Degree Requirements for MAE, MME, MMS, MS, and PhD in Mechanical Engineering or Materials Science and Engineering

Professional Degree Programs--The professional degrees offered by this department--master of mechanical engineering (MME) and the master of material science (MMS)--are open to students who have shown academic excellence in their undergraduate studies. The MME degree with a concentration in aerospace engineering (MAE) is for students intending to pursue a technical career in the aerospace industry. For general university requirements, see Graduate Degrees (Graduate Students section, pages 3­4). For the MME, and MMS degrees, students must complete 30 semester hours of course work. Lists of required and suggested courses are available from the department. Students should develop a specific plan of study based on their particular interests and discussions with their advisor. Research Degree Programs--The programs leading to the MS and PhD degrees are open to students who have demonstrated outstanding performance in their undergraduate studies. The granting of a graduate research degree presupposes academic work of superior quality and a demonstrated ability to do original research. For general university requirements, see Graduate Degrees (Graduate Students section, pages 3­4). Course requirements for the research degrees vary depending on the extent of individual undergraduate preparation as well as each student's

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performance in graduate courses and on qualifying examinations. For both the MS and PhD degrees, students must present a thesis that comprises an original contribution to knowledge and defend it in a public oral examination. Each graduate student is expected to render research and/or instructional assistance to the department not to exceed 10 hours per week. Graduate student work assignments will be made by the department chair at the beginning of each semester. All graduate students (except professional master's students, MME/MMS) must attend at least 75 percent of the MEMS seminars. For details, please see the degree requirements on the Undergraduate Program page on the MEMS website at mems.rice.edu.

I. Requirements For The Professional Master's Degrees (MAE, MME, And MMS)

Students are expected to complete 30 semester hours of courses approved by the department (a one-semester course is usually three semester hours credit). Requirements and specific courses to be taken depend on each student's field of study. Students must discuss their individual degree plans and programs of study with their advisors. For details, please see the degree requirements on the Undergraduate Program page on the MEMS website at mems.rice.edu. Degree At Entrance 4-year BS 4-year BA Minimum graduate level 30 30 semester hours required (course work) See Undergraduate Students section, pages 2­5, for total semester hours required by Rice University.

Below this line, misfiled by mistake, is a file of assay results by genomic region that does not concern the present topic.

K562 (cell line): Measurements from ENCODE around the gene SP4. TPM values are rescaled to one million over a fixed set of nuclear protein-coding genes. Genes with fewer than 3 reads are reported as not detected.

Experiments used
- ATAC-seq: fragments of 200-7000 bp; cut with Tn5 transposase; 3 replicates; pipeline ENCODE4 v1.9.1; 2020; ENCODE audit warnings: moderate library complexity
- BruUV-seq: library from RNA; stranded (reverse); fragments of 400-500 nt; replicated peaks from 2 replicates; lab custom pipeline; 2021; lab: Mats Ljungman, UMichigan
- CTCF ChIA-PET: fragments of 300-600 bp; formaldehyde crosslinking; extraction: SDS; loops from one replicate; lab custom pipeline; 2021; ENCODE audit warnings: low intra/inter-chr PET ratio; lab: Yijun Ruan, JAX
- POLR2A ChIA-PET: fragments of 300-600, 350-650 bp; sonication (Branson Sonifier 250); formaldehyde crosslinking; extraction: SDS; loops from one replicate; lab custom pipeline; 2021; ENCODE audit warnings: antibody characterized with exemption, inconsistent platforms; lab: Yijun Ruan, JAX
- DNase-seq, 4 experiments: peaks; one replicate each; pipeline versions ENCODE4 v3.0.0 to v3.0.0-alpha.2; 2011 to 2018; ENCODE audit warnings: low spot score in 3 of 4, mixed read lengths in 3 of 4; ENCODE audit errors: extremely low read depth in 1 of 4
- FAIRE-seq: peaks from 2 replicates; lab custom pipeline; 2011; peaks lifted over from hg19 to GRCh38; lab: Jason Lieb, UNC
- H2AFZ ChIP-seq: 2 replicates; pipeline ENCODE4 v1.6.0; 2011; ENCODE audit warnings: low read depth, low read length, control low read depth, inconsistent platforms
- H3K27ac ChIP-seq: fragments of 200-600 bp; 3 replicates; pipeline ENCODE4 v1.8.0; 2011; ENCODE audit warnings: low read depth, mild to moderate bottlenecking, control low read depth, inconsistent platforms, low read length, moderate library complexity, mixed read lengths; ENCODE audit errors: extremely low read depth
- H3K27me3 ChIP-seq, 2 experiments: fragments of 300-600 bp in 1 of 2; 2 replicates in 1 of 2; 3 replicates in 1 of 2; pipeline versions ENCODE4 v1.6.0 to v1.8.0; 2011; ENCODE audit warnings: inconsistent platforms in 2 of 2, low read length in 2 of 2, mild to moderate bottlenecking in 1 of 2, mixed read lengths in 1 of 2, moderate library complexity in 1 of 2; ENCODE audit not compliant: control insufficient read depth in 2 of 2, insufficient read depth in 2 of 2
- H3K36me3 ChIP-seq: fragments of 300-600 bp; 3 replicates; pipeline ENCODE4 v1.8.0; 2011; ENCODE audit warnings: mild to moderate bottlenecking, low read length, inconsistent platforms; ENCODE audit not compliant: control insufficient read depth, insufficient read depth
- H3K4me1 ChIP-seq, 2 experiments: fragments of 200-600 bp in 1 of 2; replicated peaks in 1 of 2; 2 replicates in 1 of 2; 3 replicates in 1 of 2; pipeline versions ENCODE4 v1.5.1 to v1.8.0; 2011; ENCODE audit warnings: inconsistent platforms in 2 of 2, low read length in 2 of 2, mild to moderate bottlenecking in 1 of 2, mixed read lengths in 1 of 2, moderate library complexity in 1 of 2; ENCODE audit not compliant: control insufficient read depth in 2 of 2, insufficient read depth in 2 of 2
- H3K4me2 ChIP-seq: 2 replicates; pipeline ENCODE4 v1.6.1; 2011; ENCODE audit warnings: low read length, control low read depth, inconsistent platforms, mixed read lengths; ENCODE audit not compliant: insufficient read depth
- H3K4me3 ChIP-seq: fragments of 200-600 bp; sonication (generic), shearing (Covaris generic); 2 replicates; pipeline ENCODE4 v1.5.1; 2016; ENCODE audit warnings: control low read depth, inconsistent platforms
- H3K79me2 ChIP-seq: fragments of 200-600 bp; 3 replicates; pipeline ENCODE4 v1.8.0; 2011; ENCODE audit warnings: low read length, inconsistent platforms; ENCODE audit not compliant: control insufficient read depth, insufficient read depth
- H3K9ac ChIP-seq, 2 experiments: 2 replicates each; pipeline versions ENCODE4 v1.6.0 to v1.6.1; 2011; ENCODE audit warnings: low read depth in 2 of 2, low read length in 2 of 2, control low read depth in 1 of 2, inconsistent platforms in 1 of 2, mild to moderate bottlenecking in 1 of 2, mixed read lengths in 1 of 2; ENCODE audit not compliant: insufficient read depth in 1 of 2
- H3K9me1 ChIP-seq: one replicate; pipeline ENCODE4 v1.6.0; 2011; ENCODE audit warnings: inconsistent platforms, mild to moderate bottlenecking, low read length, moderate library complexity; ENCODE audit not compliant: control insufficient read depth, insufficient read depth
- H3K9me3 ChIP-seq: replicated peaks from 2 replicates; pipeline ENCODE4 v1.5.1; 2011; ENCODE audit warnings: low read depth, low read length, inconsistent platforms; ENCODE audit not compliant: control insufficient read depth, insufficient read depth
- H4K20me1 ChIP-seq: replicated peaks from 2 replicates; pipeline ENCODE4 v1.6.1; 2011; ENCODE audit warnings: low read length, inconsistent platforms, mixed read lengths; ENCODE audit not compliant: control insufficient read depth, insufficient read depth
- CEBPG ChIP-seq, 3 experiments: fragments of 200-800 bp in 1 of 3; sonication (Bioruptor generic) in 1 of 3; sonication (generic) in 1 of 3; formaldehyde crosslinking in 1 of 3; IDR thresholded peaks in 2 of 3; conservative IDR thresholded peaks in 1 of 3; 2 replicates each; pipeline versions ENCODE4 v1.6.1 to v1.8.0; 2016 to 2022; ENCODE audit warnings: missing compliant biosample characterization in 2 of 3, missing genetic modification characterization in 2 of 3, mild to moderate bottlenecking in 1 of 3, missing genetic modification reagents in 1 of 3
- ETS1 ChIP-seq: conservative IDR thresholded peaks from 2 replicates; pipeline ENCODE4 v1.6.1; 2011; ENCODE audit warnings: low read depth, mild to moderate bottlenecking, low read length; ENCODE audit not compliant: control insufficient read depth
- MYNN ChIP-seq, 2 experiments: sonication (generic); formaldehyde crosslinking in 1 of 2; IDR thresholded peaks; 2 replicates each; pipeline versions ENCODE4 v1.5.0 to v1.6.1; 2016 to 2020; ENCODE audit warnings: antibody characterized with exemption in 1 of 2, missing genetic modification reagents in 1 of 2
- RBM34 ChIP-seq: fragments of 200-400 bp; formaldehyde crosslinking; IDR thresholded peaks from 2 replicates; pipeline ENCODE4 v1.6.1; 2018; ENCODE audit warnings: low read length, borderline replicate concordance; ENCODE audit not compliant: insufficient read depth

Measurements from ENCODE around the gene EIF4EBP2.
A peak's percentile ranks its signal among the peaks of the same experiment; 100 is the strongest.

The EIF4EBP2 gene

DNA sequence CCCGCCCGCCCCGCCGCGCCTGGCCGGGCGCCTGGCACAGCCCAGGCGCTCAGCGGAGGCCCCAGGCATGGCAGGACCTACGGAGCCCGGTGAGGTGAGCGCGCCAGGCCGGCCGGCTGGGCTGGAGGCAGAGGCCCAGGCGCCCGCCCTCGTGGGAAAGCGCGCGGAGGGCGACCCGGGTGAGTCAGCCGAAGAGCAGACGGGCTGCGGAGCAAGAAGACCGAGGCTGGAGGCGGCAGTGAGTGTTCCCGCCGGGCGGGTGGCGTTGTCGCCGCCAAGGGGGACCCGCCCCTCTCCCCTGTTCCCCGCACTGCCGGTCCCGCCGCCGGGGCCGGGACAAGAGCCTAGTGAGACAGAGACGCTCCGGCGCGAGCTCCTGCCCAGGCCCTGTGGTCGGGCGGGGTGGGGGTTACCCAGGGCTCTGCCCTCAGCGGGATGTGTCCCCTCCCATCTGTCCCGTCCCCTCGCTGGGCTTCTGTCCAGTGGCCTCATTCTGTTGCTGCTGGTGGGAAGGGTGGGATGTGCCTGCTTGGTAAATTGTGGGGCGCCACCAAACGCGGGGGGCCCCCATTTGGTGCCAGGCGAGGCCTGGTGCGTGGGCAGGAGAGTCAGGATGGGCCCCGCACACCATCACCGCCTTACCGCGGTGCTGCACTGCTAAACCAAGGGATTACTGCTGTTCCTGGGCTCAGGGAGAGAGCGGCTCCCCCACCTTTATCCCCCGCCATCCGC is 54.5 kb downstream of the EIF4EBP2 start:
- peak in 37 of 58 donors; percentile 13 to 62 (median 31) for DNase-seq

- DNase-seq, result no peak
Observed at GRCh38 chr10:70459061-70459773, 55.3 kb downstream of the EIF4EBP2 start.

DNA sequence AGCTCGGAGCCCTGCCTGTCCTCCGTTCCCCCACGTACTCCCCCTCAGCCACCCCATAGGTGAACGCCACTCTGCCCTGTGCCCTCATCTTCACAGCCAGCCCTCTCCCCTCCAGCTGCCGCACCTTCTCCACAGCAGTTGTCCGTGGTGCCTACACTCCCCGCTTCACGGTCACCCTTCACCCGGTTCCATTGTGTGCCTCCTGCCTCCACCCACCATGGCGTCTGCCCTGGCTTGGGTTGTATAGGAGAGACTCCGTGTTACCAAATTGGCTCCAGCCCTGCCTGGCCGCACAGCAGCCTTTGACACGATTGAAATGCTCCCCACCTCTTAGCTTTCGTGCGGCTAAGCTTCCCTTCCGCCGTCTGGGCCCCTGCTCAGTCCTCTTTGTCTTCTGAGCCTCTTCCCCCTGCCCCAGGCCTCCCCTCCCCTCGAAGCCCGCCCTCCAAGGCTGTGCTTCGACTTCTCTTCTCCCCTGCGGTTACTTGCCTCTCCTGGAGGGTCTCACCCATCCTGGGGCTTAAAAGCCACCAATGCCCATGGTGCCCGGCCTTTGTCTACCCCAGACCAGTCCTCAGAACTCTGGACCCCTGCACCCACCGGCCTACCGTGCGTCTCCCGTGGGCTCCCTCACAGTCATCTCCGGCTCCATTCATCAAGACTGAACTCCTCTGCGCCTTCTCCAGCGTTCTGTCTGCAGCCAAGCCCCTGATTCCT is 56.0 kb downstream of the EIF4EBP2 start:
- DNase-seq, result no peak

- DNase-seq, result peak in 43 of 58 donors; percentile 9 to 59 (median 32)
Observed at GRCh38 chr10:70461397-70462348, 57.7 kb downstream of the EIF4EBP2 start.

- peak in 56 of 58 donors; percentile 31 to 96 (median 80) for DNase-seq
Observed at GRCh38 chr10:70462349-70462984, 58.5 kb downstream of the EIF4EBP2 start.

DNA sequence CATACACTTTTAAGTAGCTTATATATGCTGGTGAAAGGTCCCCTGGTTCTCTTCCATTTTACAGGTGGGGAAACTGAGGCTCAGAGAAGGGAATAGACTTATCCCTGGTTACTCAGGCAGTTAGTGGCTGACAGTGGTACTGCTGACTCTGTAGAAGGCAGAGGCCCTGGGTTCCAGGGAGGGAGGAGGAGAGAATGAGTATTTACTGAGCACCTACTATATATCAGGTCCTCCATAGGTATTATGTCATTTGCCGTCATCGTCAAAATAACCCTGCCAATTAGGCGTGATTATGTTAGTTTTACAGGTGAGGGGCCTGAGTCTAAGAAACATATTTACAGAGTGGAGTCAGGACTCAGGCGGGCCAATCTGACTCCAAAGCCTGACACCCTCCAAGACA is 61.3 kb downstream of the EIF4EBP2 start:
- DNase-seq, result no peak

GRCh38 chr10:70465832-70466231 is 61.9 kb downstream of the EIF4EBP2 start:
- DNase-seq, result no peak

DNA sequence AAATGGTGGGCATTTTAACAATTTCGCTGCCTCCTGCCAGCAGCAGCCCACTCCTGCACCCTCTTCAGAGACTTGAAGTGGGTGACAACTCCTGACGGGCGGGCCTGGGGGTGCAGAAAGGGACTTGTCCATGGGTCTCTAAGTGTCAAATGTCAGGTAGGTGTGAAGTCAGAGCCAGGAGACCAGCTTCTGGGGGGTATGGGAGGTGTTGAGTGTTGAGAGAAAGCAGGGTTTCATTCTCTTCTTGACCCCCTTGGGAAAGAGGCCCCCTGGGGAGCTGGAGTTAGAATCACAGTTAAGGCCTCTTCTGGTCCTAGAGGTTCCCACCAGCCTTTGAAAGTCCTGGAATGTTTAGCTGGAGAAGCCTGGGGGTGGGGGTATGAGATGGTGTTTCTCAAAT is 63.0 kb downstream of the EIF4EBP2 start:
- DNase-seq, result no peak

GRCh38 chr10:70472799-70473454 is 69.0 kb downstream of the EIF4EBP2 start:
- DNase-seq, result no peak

II. Requirements For The MS Degree

Full-time students seeking the MS degree are expected to complete all the requirements for the degree within two calendar years following entrance into the program. Continuation in the program beyond this time limit will require special approval of the department. All entering graduate students pursuing a thesis degree program will be subject to a preliminary evaluation of their candidacy for the highest degree program they intend to pursue. The evaluation will be conducted by the end of the second semester of enrollment in the graduate program in the MEMS department. Each candidate for the MS degree must complete a thesis demonstrating ability in research of a fundamental nature (analytical or experimental). It is expected that the research will be of sufficient importance and quality that positive results would lead to publication. The examination will be conducted by a committee consisting of at least three members. Two, including the committee chair, must be members of the department. The minimum semester hours of course work (a one-semester course is usually three semester hours credit) required for the MS degree are tabulated below as a function of the degree held on entrance into the program. Research and thesis hours, as well as seminar hours, do not count towards these course requirements. In all cases, a student's specific course of study is formulated in consultation with the departmental advisor (thesis director) and must be approved by the department.